by John Calvin (compiled by John H. Kromminga)
Blessed is the man that walketh not in the counsel of the ungodly, nor standeth in the way of sinners, nor sitteth in the seat of the scornful. —Psalm 1:1
The sum of the whole is that the servants of God must endeavor utterly to abhor the life of ungodly men. But as it is the policy of Satan to insinuate his deceits in a very crafty way, the Prophet, in order that none may be insensibly deceived, shows how by little and little men are ordinarily induced to turn aside from the right path. They do not, at the first step, advance so far as a proud contempt of God; but having once begun to give ear to evil counsel, Satan leads them, step by step, farther astray, till they rush headlong into open transgression.
The Prophet, therefore, begins with counsel, by which term I understand the wickedness which does not as yet show itself openly. Then he speaks of the way, which is to be understood of the customary mode or manner of living. And he places at the top of the climax the seat, by which metaphorical expression he designates the obduracy produced by the habit of a sinful life.
In the same way, also, ought the three phrases, to walk, to stand, and to sit, to be understood. When a person willingly walks after the gratification of his corrupt lust, the practice of sinning so infatuates him that, forgetful of himself, he grows hardened in wickedness; and this the Prophet terms standing in the way of sinners. Then at length follows a desperate obstinacy, which he expresses by the figure of sitting. —Commentaries
John Calvin was the premier theologian of the Reformation, but also a pious and godly Christian pastor who endeavored throughout his life to point men and women to Christ. We are grateful to Reformation Heritage Books for permission to use John Calvin's Thine Is My Heart as our daily devotional for 2013 on the OPC Web site. You can currently obtain a printed copy of that book from Reformation Heritage Books.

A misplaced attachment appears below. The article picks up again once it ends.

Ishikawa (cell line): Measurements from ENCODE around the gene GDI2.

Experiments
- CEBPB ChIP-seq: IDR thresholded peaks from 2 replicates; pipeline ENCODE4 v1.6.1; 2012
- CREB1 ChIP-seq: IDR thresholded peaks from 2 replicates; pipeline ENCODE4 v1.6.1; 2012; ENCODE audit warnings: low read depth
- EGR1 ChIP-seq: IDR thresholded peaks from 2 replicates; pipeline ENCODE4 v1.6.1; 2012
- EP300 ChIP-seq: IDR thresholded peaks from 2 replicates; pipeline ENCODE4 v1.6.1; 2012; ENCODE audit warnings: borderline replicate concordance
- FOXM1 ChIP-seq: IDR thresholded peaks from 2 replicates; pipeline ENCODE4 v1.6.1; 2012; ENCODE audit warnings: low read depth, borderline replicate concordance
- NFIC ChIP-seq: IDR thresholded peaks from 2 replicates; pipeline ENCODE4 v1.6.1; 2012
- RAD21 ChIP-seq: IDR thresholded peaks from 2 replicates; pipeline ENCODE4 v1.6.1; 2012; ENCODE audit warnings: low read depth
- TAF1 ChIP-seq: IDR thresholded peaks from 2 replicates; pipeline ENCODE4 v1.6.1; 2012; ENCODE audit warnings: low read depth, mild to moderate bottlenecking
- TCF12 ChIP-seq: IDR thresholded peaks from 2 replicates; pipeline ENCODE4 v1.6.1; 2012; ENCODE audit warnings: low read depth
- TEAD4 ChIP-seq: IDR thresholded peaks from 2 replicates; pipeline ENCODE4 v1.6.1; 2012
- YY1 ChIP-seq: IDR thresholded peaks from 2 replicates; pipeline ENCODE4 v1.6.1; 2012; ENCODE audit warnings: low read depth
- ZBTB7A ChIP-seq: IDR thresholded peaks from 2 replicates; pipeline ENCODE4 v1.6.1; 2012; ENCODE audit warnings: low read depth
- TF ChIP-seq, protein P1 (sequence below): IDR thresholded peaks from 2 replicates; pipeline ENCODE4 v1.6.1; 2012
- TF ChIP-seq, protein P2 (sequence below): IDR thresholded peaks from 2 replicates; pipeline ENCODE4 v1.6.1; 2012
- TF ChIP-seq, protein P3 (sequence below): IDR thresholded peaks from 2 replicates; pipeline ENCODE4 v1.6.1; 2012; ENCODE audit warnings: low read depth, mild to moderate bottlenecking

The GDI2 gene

Dr. Joel Beeke, who is editorial director of Reformation Heritage Books, has this to say:
"Calvin shows us the piety of a Reformed theologian who speaks from the heart. Having tasted the goodness and grace of God in Jesus Christ, he pursued piety by seeking to know and do God’s will every day. He communed with Christ, practicing repentance, self-denial, and cross-bearing. Moreover, his theology worked itself out in heart-felt, Christ-honoring piety. The selections of this devotional bear this out, and hopefully will be used by God to direct pious hearts in our own day."
These devotional readings from John Calvin were compiled by John H. Kromminga. Be sure to read his "Introduction" to John Calvin's Thine Is My Heart.